Our First Thanksgiving

Ever since we first learned that we would be spending a year in the States as exchange students, Thanksgiving has been at the very top of our “Things We Must Experience” list. A holiday we’d only ever really seen on Disney Channel shows and cheesy holiday movies imported from the US, Thanksgiving seemed a strange day filled with turkey, cranberry sauce, and some strange concoction of sweet potato and marshmallows.

The weekend finally arrived, and we set off bright and early on Wednesday morning. Our destination was, of course, NoVa – aka Northern Virginia, to stay with a friend and her family. It was like stepping into one of the very holiday movies that had taught us all about Thanksgiving in the first place. In the three hours after we arrived, we baked a turkey-shaped chocolate cake, let loose with a glue gun to make sparkly felt Christmas decorations, and, finally, partook in an impromptu salsa session in the kitchen to a soundtrack of Puerto Rican Christmas tunes. Oh yes, the festive feeling had well and truly set in.

Fast forward twelve hours, and we found ourselves in front of the TV for the Macy’s Thanksgiving Day Parade, which had been the one requirement on our list of Thanksgiving-y activities. The parade was everything we hoped it would be, although, sadly, I missed Daniel Radcliffe singing. But the real highlight came with the National Dog Show, which filled in the time perfectly until we had to leave for…West Virginia!

Yes, we were doing this properly and going out-of-state for actual Thanksgiving. The sun was out in force and just starting to set as we arrived, which gave an impossibly gorgeous backdrop to all the farmland and mountains we passed through on our way to dinner.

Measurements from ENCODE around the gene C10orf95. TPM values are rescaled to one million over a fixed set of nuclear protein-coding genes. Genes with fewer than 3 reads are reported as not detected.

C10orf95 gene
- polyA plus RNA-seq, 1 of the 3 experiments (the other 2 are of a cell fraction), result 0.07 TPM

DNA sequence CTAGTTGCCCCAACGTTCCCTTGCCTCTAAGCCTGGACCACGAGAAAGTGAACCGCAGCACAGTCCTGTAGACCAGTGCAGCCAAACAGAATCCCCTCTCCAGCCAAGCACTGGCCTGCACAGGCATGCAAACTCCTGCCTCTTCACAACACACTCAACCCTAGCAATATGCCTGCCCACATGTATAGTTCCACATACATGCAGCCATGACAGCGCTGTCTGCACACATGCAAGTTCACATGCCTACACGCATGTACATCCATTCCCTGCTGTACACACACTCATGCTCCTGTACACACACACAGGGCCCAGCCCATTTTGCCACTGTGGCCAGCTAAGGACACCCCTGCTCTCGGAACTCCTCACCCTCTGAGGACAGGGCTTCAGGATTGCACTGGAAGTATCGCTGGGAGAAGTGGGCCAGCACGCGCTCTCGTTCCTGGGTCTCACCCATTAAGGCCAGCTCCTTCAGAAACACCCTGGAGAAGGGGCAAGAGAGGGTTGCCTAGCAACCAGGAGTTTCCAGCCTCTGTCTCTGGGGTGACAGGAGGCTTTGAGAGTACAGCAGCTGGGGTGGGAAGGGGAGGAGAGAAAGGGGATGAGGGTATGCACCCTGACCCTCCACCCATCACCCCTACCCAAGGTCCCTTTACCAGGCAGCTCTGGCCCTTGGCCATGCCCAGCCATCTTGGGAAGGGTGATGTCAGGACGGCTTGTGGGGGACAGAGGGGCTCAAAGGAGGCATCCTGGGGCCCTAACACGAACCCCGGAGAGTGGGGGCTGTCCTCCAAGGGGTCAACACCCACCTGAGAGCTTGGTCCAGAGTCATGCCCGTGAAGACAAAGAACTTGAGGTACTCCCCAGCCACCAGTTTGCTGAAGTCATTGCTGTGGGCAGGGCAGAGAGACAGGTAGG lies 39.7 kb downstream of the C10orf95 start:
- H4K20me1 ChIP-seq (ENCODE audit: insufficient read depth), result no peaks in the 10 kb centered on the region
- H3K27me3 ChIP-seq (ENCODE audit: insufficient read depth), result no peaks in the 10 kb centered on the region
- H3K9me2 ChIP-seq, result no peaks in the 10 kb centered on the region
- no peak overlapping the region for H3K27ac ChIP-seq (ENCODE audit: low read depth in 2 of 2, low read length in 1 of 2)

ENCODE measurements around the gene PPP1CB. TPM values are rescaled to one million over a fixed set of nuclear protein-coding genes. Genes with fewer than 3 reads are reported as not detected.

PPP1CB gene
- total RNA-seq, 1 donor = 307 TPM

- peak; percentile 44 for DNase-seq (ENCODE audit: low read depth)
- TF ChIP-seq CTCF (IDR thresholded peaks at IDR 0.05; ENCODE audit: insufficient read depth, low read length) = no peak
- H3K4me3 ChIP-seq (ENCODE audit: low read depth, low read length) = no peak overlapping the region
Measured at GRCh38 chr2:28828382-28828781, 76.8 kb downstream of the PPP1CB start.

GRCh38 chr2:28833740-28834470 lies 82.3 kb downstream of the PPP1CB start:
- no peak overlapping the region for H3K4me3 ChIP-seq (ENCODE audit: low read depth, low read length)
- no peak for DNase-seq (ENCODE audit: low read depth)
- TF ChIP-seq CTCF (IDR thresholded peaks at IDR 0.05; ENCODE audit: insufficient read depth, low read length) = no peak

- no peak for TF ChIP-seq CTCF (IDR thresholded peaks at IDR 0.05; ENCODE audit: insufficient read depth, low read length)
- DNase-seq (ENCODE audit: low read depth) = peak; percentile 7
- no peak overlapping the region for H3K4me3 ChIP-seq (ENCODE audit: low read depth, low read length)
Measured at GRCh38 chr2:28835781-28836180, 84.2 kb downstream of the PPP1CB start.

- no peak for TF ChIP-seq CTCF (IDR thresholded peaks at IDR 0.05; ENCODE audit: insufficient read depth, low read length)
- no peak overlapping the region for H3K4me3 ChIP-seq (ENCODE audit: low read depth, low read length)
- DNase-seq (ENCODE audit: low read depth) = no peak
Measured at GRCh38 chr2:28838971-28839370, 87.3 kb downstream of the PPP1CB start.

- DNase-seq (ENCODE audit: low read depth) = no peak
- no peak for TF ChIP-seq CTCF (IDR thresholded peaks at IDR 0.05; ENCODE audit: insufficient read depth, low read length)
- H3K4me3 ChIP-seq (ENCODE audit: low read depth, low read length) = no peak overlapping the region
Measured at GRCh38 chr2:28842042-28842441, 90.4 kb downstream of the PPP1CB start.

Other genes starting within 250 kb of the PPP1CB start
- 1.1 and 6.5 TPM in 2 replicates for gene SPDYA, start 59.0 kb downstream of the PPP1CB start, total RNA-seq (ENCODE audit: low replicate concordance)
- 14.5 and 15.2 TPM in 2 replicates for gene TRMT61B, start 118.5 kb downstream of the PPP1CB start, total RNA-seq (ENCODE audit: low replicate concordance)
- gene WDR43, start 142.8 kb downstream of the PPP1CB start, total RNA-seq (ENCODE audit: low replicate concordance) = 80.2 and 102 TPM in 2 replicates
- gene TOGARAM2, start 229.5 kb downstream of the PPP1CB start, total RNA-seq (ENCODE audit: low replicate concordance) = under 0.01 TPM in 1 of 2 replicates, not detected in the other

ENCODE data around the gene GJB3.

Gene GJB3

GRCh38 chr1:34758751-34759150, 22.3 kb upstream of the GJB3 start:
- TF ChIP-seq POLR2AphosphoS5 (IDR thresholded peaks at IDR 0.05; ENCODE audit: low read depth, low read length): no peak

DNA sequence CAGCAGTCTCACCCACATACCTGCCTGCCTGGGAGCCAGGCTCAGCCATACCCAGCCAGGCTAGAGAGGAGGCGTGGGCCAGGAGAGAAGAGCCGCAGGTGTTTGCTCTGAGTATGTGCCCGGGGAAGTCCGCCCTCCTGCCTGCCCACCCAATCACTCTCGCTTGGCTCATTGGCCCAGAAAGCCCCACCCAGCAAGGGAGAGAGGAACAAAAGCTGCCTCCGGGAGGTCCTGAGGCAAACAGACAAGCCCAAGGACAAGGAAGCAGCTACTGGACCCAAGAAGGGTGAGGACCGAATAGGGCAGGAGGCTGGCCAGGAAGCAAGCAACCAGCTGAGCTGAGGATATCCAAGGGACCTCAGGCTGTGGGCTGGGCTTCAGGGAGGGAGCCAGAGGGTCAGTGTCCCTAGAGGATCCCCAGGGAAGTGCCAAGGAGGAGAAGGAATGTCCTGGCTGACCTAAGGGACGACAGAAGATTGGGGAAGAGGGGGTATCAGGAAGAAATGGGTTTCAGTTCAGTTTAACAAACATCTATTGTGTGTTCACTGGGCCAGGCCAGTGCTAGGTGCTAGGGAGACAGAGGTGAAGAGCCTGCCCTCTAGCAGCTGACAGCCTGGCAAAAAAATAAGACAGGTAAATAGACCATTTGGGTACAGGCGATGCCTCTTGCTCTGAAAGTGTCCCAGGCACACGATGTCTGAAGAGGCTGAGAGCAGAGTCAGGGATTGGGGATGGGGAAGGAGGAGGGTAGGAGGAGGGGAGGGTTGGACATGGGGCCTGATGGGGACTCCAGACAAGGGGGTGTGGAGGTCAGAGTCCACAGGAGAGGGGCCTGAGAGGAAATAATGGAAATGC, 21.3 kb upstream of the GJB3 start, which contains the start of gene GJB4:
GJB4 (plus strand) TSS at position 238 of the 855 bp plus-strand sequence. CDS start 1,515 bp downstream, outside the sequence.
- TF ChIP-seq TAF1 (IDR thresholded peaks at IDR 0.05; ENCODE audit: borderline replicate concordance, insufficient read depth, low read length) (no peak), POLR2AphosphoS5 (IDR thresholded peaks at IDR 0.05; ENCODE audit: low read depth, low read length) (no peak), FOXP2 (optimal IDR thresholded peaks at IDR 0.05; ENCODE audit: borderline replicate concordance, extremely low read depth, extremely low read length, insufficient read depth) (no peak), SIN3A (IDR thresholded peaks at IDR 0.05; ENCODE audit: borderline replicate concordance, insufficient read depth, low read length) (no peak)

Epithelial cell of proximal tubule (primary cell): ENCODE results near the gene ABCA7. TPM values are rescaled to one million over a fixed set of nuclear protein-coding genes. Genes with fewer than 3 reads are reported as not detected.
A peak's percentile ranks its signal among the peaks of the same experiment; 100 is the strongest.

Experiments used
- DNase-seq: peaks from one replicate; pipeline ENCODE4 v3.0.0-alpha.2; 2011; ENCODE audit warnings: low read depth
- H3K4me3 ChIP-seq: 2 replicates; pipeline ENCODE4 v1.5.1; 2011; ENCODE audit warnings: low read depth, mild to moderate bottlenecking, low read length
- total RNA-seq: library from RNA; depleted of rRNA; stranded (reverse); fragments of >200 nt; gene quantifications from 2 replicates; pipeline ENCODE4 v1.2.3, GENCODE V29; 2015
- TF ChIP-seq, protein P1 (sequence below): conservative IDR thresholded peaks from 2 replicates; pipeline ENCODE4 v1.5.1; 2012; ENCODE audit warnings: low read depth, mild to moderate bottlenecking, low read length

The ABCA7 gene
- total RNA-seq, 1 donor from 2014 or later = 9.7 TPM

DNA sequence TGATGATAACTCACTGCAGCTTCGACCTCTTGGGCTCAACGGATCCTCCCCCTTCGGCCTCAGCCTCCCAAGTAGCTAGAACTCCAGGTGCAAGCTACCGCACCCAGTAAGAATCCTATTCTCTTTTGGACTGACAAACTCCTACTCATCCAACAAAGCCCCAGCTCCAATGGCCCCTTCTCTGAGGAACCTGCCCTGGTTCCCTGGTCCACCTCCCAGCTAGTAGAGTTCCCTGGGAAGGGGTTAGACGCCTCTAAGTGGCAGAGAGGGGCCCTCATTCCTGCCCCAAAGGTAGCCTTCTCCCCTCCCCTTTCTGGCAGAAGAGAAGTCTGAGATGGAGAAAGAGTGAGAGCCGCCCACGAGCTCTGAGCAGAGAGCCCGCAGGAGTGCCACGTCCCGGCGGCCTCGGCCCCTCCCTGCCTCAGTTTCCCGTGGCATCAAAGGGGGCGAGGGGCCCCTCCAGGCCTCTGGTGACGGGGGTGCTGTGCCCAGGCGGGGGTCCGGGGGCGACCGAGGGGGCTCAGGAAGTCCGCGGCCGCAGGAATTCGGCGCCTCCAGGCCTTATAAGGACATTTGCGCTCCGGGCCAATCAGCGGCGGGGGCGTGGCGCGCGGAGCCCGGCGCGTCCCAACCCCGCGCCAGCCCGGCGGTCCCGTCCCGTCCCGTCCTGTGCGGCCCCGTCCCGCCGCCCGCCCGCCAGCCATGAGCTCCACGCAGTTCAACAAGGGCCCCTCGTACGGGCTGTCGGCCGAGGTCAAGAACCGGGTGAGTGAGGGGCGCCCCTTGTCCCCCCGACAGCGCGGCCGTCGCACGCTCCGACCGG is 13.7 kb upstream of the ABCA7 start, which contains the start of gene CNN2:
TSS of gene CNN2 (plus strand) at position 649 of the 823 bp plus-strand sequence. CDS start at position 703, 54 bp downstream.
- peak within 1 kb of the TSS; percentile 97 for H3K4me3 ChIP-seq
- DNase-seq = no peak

Thanksgiving dinner itself was yet another surreal affair. Instead of the Christmas dinner replica we had first imagined, we were treated to a sort of American / Puerto Rican hybrid. Possibly our favourite part of the meal, though, was dessert: the most amazing pumpkin cheesecake either of us has ever tasted. We are definitely taking this ‘pumpkin-in-everything’ tradition back to the UK, where pumpkins are reserved purely for Halloween decorations.

So that was our Thanksgiving and it was all we had imagined and more. We got the “traditional” Thanksgiving we had been promised, but it was also a real Thanksgiving. Not everyone will have a traditional meal of turkey and the trimmings but everyone has a Thanksgiving spending time with family and friends. Especially being so far away from our own families it was lovely to be welcomed with open arms into someone else’s. It certainly was a Thanksgiving to remember – and in particular, we give thanks to our friend Alla and her family for putting up with us!

Bella Jolly and Sophie Hay, University of Exeter ’14, have secretly wanted to be American almost since birth, mostly due to a childhood diet consisting entirely of Saved By The Bell and Bring It On movies. Having more or less achieved that goal by spending a year here at W&M, their next secret ambition is to become internet famous, but in the meantime they have perfected the art of procrastination through their blog, The Virginia Monologues.

About International W&M

The Reves Center for International Studies promotes, develops, and supports the global dimensions of learning, teaching, research, and community engagement at the College of William & Mary
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